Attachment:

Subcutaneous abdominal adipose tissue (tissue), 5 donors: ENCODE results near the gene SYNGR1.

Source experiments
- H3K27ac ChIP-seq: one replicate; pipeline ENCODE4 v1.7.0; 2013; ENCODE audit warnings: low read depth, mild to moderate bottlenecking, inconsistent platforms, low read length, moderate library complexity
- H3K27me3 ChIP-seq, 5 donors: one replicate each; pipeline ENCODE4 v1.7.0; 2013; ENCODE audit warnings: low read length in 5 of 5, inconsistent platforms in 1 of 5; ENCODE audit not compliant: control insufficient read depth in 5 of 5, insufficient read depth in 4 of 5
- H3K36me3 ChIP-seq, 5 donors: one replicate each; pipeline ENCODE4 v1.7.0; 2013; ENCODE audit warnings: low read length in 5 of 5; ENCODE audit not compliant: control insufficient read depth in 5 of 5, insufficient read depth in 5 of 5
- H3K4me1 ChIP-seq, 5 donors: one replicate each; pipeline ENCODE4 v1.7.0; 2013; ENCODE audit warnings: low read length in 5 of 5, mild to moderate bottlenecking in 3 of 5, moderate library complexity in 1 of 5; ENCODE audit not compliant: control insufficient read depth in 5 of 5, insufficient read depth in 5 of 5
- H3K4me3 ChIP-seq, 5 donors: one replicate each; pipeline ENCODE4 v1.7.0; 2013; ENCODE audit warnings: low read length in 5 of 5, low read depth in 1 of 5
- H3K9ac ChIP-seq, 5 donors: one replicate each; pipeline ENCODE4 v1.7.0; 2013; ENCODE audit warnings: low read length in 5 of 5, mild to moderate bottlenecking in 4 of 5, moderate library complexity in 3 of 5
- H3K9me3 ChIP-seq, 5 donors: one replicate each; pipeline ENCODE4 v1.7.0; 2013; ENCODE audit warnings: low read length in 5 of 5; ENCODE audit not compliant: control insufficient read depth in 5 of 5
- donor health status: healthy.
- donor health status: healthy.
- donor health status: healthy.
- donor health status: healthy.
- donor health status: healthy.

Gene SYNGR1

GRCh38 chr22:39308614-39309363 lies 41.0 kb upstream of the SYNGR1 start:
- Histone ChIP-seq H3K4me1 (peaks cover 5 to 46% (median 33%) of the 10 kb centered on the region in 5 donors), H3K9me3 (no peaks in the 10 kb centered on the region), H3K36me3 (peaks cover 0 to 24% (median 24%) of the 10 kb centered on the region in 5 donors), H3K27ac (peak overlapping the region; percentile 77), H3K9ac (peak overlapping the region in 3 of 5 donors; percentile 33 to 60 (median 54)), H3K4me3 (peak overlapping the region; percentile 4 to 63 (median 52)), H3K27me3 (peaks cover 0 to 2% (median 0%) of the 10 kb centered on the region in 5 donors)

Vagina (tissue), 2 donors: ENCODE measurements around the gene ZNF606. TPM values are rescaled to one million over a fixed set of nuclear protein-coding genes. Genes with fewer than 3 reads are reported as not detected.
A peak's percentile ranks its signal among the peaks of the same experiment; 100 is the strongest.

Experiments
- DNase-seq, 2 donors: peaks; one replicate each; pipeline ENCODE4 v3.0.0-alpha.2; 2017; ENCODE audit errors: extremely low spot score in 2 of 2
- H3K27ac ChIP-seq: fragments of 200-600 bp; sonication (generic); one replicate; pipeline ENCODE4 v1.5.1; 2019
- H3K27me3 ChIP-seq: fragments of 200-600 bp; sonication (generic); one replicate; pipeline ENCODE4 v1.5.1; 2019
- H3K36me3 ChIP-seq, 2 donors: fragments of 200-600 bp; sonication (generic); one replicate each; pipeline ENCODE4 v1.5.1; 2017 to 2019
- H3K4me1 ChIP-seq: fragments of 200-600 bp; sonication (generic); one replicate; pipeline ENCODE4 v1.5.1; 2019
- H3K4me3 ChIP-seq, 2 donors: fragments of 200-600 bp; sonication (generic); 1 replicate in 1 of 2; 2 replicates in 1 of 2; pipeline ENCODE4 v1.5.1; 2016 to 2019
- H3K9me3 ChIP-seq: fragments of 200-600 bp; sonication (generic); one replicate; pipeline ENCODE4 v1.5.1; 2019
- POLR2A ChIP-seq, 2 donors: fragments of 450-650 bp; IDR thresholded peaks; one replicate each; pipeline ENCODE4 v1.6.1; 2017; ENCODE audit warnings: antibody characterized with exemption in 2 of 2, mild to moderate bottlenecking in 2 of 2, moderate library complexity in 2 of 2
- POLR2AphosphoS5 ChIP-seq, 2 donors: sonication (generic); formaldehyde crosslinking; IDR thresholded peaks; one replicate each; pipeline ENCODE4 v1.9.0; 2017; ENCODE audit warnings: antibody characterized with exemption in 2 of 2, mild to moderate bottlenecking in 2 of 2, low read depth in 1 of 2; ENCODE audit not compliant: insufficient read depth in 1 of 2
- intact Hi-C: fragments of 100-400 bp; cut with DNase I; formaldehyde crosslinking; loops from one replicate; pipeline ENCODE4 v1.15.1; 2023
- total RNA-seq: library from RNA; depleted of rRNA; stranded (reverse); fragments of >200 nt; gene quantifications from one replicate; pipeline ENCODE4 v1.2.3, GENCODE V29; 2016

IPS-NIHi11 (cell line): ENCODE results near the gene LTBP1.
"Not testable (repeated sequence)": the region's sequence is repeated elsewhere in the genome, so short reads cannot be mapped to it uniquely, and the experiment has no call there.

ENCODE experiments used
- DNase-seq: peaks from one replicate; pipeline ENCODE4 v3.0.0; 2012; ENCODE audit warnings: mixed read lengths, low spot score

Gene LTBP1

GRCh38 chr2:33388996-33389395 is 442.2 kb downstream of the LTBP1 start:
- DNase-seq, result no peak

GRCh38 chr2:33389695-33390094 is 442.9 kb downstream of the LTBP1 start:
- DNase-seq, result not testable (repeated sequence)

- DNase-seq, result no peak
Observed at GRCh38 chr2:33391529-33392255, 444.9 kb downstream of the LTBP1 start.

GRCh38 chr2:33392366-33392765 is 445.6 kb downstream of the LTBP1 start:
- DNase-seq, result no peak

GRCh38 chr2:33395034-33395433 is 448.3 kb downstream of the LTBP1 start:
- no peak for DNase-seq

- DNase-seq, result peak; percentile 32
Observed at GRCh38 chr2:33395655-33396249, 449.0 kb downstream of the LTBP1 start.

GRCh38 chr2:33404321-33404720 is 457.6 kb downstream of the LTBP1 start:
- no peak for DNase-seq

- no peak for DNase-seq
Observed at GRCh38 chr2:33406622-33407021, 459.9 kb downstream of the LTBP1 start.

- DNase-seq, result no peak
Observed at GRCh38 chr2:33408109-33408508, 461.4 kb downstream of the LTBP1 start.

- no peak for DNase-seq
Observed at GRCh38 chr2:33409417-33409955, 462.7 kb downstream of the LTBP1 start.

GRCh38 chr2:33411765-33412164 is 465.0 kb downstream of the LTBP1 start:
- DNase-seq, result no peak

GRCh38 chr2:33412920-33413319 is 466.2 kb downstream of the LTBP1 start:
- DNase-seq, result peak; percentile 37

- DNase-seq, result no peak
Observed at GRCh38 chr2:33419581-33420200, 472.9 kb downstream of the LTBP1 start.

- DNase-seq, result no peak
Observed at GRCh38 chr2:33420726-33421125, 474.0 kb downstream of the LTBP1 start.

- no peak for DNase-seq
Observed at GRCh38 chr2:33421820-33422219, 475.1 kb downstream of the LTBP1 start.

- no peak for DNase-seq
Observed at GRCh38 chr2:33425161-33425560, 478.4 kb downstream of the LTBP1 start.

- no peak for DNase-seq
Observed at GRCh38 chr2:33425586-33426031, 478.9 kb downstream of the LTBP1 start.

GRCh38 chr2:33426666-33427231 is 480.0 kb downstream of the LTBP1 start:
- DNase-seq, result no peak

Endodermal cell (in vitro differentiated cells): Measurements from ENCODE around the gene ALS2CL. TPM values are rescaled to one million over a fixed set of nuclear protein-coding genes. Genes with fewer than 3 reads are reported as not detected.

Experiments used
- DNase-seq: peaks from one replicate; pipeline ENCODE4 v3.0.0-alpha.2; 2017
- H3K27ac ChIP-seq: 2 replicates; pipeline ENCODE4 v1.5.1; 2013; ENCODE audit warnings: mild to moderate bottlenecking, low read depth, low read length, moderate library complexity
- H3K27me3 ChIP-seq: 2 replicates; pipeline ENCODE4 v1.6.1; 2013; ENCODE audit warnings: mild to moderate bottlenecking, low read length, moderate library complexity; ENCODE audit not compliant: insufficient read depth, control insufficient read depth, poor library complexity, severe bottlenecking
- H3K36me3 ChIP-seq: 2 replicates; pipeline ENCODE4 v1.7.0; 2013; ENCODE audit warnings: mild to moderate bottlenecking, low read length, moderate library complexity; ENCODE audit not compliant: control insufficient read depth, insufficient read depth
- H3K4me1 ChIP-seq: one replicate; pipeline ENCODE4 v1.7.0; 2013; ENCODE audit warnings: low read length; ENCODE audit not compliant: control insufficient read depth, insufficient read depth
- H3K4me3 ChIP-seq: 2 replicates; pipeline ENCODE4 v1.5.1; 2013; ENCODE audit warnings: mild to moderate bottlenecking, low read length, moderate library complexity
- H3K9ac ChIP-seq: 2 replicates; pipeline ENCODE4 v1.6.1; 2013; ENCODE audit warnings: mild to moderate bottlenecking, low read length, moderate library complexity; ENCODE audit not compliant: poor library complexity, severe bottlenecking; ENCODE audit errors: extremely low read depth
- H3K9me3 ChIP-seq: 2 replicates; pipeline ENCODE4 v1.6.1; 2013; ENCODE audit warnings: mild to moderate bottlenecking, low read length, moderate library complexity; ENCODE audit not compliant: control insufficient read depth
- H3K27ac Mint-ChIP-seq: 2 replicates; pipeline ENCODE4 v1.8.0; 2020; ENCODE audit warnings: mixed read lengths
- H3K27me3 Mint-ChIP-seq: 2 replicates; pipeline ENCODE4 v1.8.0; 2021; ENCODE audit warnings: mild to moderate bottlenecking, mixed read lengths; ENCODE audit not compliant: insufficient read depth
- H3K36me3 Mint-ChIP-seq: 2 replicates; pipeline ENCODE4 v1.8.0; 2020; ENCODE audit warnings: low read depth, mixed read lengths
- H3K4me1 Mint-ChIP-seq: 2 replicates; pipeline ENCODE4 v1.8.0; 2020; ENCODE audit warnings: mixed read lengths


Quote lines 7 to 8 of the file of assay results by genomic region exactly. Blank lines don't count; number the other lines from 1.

- H3K4me3 ChIP-seq, 5 donors: one replicate each; pipeline ENCODE4 v1.7.0; 2013; ENCODE audit warnings: low read length in 5 of 5, low read depth in 1 of 5
- H3K9ac ChIP-seq, 5 donors: one replicate each; pipeline ENCODE4 v1.7.0; 2013; ENCODE audit warnings: low read length in 5 of 5, mild to moderate bottlenecking in 4 of 5, moderate library complexity in 3 of 5